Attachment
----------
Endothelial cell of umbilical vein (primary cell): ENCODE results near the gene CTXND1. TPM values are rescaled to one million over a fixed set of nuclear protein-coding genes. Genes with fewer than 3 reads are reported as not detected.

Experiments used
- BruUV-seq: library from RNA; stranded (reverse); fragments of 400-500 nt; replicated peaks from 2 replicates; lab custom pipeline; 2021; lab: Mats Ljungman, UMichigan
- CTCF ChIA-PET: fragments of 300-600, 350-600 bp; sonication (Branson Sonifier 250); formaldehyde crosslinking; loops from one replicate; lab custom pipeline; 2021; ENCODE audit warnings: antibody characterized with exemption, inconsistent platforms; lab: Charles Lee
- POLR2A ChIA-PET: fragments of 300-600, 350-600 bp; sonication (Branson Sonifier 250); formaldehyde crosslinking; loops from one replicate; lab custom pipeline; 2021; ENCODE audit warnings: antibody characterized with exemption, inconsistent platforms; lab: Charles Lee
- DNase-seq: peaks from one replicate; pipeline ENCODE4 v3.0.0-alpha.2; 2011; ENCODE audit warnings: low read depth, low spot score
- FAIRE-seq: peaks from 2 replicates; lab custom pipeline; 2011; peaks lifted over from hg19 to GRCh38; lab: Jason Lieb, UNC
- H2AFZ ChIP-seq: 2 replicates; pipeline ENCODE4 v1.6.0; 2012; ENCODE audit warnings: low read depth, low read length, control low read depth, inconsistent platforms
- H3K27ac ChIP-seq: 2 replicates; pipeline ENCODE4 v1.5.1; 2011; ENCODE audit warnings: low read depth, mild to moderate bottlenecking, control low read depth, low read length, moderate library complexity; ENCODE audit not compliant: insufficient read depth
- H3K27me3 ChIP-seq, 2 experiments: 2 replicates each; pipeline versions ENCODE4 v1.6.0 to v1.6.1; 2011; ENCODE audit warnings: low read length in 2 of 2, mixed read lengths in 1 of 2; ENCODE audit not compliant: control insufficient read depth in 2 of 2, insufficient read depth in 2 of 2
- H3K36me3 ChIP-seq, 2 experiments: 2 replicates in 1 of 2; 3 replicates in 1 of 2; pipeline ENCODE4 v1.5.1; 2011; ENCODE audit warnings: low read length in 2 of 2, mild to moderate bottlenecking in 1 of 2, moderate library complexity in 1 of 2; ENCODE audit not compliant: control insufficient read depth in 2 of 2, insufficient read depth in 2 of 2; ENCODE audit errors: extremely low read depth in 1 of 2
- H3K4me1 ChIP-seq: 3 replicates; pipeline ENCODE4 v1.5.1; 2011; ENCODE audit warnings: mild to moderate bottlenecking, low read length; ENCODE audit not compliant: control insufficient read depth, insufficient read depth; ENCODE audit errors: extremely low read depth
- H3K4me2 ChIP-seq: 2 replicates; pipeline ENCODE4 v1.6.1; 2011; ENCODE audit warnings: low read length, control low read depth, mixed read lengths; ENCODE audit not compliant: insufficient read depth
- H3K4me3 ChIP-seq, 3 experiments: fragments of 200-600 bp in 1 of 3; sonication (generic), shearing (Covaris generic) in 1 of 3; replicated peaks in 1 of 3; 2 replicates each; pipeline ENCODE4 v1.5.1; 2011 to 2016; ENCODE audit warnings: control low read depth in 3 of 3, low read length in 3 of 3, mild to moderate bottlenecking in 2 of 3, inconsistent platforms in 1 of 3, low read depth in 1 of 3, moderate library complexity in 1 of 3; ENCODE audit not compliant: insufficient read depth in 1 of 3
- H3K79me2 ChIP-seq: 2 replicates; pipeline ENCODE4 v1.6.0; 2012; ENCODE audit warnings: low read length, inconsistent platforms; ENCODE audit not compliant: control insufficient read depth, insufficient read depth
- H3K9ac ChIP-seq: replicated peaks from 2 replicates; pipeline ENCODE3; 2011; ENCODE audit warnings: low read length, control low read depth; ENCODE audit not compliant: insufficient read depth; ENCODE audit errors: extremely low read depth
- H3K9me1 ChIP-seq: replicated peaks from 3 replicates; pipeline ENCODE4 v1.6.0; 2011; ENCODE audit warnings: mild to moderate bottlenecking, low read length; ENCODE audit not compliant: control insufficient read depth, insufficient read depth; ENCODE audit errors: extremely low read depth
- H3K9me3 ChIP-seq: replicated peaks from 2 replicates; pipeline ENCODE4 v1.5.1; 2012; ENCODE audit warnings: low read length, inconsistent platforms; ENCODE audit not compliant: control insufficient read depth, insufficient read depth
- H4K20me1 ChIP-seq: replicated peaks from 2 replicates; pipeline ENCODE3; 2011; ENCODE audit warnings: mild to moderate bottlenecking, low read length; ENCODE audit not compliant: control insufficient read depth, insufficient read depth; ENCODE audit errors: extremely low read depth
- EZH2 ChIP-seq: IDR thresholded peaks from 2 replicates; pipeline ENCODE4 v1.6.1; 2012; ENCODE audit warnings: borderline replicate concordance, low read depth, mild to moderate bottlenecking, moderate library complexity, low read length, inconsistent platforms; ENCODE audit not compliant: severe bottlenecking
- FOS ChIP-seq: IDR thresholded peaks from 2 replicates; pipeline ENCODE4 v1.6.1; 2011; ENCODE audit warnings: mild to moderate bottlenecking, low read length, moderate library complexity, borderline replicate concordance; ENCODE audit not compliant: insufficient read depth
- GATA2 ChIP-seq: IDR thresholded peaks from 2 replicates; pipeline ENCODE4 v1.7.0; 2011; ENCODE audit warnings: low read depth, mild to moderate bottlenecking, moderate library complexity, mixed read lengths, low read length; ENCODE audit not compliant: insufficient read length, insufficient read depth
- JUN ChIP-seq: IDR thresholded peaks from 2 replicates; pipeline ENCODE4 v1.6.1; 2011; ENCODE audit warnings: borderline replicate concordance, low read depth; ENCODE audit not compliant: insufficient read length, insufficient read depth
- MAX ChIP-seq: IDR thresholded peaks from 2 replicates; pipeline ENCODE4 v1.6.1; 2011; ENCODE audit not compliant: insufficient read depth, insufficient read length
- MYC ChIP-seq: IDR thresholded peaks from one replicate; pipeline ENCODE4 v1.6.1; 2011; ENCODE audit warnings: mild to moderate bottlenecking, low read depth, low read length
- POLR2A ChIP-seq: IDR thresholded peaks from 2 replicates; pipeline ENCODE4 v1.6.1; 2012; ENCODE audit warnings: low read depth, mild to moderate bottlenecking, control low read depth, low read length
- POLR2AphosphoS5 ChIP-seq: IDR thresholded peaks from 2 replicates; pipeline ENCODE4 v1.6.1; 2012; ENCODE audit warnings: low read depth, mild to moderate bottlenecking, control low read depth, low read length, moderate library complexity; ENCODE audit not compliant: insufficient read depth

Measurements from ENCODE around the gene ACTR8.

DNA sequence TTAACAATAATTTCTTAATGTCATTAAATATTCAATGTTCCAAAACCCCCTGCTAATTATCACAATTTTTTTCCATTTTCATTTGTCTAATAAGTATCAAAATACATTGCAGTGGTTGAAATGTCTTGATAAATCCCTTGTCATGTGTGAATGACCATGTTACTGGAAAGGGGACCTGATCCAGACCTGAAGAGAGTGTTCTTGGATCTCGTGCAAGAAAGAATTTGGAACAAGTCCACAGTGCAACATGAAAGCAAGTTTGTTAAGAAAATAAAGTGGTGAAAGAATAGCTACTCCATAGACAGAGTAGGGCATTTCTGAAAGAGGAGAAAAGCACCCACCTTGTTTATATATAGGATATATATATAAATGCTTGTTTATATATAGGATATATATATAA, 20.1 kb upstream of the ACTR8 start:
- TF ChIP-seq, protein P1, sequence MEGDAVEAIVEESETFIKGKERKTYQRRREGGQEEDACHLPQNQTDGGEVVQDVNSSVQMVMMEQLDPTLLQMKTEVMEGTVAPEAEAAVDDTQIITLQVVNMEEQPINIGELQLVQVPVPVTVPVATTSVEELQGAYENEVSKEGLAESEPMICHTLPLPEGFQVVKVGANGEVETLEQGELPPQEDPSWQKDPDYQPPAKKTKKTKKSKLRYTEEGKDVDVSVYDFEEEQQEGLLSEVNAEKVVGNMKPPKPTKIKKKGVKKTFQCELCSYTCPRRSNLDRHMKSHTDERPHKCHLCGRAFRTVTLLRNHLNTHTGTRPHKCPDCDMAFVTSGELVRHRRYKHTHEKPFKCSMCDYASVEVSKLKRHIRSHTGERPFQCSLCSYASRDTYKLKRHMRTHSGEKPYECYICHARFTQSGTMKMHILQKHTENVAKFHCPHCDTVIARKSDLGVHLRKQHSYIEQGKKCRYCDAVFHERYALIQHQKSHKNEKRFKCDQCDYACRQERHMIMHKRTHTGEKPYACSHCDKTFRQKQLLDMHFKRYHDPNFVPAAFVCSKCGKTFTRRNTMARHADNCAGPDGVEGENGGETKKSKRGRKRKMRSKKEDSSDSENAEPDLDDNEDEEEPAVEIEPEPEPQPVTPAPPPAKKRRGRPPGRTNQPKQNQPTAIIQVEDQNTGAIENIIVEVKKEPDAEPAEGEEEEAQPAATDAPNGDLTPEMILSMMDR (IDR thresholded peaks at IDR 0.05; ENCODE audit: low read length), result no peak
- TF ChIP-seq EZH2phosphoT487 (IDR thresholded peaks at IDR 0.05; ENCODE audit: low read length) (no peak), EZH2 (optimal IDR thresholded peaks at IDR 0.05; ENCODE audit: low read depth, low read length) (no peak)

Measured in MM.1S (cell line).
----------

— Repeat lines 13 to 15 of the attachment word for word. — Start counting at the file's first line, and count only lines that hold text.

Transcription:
- H3K4me2 ChIP-seq: 2 replicates; pipeline ENCODE4 v1.6.1; 2011; ENCODE audit warnings: low read length, control low read depth, mixed read lengths; ENCODE audit not compliant: insufficient read depth
- H3K4me3 ChIP-seq, 3 experiments: fragments of 200-600 bp in 1 of 3; sonication (generic), shearing (Covaris generic) in 1 of 3; replicated peaks in 1 of 3; 2 replicates each; pipeline ENCODE4 v1.5.1; 2011 to 2016; ENCODE audit warnings: control low read depth in 3 of 3, low read length in 3 of 3, mild to moderate bottlenecking in 2 of 3, inconsistent platforms in 1 of 3, low read depth in 1 of 3, moderate library complexity in 1 of 3; ENCODE audit not compliant: insufficient read depth in 1 of 3
- H3K79me2 ChIP-seq: 2 replicates; pipeline ENCODE4 v1.6.0; 2012; ENCODE audit warnings: low read length, inconsistent platforms; ENCODE audit not compliant: control insufficient read depth, insufficient read depth